"The Council of Elders approved the creation of this committee, with Mr. Holladay as the chairman. The other three members of the committee are Mr. [Gary] Antion, Victor Kubik and Burk McNair."

Insiders say the council as a whole was concerned with the way home-office personnel were conducting the selection process. Mr. Hulme, who was en route to California in advance of a trip to the Middle East, did not attend the May 2 meeting.

Mr. Dick said in his letter that the council in its Birmingham meetings in early May decided to renew the office lease in Arcadia, which was to expire at the end of May, "while we undertake an expanded home-office-location survey."

He gave as factors in the decision to renew the lease the expense of relocation, the legal attitudes of states toward churches and the recommendation of the consultant that it was "not sound business practice for a start-up company to disrupt its operations by a full relocation in its first year of business."

$600,000 to relocate

Mr. Dick wrote that the consulting firm told the council that any move outside of Southern California would "conservatively cost the organization in excess of $600,000."

Mr. Franks, asked how the proposed relocation could cost $600,000, said this was the amount arrived at by the consultants and presented in their report. He said about 25 full-time employees staff the office in Arcadia, but probably not all would choose to move. Spending $600,000 to move 25 employees equates to $24,000 per employee.

"This is based on each employee, in addition to moving expenses, being paid an additional bonus," Mr. Franks said. (A 5-percent bonus was traditionally paid by the WCG to cover incidental expenses and other costs of a move.) "The consultant also said there would be a crossover time where there would be double rent," Mr. Franks said.

Mr. Franks said the council's involvement in the home-office-location issue was "a learning experience."

"We have no intention of not providing choices to the general conference," Mr. Franks said. "It is the intent of the council to provide to the elders the information necessary to make a good decision.

"All 12 of us were given the opportunity to give input when asked about the criteria for the move last December. Not everyone responded, especially on how the criteria were to be weighted.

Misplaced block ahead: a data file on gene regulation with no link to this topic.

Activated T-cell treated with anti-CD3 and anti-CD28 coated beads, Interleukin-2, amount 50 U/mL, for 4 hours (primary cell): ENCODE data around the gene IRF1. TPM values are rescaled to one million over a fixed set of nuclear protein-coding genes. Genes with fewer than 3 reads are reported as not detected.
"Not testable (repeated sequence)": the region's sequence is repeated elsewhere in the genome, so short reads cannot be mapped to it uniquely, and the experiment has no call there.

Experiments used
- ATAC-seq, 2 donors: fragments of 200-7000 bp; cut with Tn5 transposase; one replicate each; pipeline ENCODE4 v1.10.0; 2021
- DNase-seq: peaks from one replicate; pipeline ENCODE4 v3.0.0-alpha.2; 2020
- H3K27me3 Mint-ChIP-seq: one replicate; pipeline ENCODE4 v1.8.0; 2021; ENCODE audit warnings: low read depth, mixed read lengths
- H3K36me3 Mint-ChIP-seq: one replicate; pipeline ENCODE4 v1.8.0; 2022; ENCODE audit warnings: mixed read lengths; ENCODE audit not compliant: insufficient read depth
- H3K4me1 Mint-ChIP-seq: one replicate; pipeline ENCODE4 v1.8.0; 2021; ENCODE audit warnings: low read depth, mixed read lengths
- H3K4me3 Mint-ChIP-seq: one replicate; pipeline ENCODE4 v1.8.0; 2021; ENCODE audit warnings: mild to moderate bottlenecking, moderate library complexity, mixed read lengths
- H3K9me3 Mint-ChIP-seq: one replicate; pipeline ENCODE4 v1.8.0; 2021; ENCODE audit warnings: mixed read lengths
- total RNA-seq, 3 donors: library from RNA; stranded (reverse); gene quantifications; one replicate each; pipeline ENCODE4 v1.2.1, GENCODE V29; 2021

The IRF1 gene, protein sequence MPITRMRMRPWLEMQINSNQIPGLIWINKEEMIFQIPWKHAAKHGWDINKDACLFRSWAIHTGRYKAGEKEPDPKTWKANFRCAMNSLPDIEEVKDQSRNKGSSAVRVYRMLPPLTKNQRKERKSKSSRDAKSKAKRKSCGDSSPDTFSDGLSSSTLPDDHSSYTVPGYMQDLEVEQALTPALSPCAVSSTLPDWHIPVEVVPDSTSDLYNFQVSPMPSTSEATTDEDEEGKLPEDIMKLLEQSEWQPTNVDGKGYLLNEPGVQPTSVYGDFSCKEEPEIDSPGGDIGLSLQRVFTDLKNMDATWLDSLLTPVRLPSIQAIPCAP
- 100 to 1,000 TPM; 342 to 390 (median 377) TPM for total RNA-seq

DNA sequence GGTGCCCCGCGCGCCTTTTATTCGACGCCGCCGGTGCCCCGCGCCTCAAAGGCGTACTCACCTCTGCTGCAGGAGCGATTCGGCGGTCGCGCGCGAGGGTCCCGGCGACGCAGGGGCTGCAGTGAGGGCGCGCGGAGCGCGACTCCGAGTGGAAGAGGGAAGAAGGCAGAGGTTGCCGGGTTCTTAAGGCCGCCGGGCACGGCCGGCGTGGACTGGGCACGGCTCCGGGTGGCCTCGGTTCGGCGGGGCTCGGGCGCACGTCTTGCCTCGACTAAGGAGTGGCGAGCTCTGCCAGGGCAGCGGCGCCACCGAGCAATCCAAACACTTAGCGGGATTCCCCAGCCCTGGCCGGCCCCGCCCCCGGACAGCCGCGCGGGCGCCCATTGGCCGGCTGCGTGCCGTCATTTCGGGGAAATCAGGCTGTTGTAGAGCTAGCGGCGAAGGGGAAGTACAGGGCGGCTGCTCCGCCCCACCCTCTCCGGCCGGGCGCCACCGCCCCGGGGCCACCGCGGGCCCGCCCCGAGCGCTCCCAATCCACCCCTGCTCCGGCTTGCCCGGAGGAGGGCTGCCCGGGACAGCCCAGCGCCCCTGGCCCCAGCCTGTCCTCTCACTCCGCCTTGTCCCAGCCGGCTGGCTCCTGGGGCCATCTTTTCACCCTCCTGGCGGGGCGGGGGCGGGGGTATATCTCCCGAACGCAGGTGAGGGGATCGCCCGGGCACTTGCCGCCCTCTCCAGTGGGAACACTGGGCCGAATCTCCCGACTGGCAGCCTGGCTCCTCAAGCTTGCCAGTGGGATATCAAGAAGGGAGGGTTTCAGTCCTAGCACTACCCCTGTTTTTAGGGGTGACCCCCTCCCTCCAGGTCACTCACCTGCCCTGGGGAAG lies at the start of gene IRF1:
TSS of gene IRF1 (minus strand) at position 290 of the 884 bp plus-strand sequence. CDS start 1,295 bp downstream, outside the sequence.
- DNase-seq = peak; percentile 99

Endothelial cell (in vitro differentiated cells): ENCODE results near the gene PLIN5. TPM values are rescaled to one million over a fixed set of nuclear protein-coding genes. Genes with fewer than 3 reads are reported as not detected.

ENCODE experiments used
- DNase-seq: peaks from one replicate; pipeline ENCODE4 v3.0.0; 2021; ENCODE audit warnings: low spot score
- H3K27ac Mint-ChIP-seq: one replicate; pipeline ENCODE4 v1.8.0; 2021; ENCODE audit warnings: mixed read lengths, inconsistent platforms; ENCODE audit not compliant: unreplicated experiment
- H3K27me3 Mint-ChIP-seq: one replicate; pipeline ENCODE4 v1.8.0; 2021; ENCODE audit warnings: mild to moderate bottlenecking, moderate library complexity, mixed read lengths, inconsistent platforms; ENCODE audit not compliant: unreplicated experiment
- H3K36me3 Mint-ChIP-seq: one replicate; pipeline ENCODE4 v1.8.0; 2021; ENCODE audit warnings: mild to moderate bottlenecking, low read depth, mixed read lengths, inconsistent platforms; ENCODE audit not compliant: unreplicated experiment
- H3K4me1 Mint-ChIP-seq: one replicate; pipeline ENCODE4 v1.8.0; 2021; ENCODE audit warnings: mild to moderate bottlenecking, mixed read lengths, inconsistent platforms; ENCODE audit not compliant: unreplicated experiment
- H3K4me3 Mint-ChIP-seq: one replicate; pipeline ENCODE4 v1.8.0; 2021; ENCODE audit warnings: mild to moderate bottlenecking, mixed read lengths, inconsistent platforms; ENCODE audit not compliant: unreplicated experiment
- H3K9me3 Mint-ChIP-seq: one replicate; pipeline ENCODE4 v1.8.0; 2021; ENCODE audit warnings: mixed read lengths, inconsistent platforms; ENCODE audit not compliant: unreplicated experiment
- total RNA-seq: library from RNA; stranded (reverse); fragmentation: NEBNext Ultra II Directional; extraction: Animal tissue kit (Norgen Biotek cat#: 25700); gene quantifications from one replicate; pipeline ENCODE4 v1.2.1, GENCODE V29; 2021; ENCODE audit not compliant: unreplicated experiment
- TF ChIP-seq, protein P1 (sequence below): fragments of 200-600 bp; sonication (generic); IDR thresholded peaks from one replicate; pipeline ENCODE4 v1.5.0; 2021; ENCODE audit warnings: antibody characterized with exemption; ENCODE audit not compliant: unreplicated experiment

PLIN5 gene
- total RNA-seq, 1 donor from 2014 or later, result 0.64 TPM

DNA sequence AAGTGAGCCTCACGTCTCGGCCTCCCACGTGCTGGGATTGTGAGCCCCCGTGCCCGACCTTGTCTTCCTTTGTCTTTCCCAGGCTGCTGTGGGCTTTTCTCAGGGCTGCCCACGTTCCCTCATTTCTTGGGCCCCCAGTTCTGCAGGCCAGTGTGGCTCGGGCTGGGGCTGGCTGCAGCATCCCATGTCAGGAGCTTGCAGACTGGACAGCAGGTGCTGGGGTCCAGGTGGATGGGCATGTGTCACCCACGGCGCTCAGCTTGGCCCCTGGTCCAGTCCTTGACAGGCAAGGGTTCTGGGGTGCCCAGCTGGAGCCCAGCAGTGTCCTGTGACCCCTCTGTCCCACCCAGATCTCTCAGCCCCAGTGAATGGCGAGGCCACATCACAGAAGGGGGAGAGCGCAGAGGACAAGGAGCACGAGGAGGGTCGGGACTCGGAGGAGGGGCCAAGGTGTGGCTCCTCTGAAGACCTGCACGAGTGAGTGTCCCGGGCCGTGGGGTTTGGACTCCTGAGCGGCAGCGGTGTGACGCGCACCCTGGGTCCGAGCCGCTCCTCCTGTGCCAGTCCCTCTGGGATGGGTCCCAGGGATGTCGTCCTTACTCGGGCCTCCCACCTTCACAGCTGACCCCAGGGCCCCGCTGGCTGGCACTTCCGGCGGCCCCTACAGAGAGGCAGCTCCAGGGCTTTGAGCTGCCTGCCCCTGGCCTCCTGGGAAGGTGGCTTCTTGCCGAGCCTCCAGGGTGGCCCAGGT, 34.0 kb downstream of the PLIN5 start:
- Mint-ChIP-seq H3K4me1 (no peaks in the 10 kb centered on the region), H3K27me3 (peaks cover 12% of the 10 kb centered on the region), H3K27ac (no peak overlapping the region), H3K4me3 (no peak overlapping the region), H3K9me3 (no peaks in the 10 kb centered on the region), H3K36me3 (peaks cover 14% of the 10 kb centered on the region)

"It's one thing to feel that we should move out of Southern California. But, where do we go? That requires a lot of study. That's what we're doing now. We're doing the best we can, and we ask that people be patient with the process."

Spirit of Indianapolis

An often-repeated phrase among UCG elders has been "the spirit of Indianapolis," meaning the intent of the original general conference.

During that convention, one of the sessions was devoted to gathering input from the elders. Elders and their wives and other attenders were seated at large round tables and encouraged to come up with three concerns they would like addressed publicly.

Seated at one of the tables were Mark and Michelle Mickelson, pastor and wife of the UCG's Lubbock and Amarillo, Texas, congregations; John Carfourek pastor of the Olympia, Wash., congregation; John Robinson, publisher of In Transition and a UCG elder and his wife, Alice; and Dixon Cartwright, editor of In Transition, who was covering the meetings for the newspaper.

"Our table discussed a variety of topics," Mr. Robinson recalled in a May 16 interview. "We came up with three topics we'd like to have publicly discussed. The first was move the home office out of California. The second was move the home office out of California. The third was move the home office out of California. We wanted to make sure the topic was formally addressed."

Mr. Mickelson, interviewed by telephone May 17, recalled the discussion at the table. He said: "I remember we were very passionate in our discussions about wanting to move out of Southern California. In fact, some people have tried to play it down since, but we felt very strongly about it."

Former WCG regional pastors and other conference organizers were stationed around the hall to move from table to table, talk with the elders and guests and, at the end of the session, collect the lists so they could be compiled and addressed in a later session.

Ray Wooten, a former WCG regional pastor and original UCG interim-board member, elected in Indianapolis, "came by our table and collected our list," Mr. Robinson said. "We orally reviewed the list and explained that we wanted to be sure the topic was addressed."

Mr. Wooten, in a May 17 interview with In Transition, said he clearly recalled the incident and agreed with Mr. Robinson's characterization. "And their table was not the only table that had the home-office issue on their list," Mr. Wooten said.

Many topics that arose in the discussion groups were discussed later in the day. But the subject of the home-office location was not brought up.

Mr. Wooten was asked if it surprised him that the topic was not addressed.

"Not really," he said. "I thought it was so obvious that Arcadia was a temporary home and that there was a clear consensus to move out of the region at the earliest convenience that it didn't surprise me that it wasn't discussed. It was to me a given."

Transcript of remarks on home office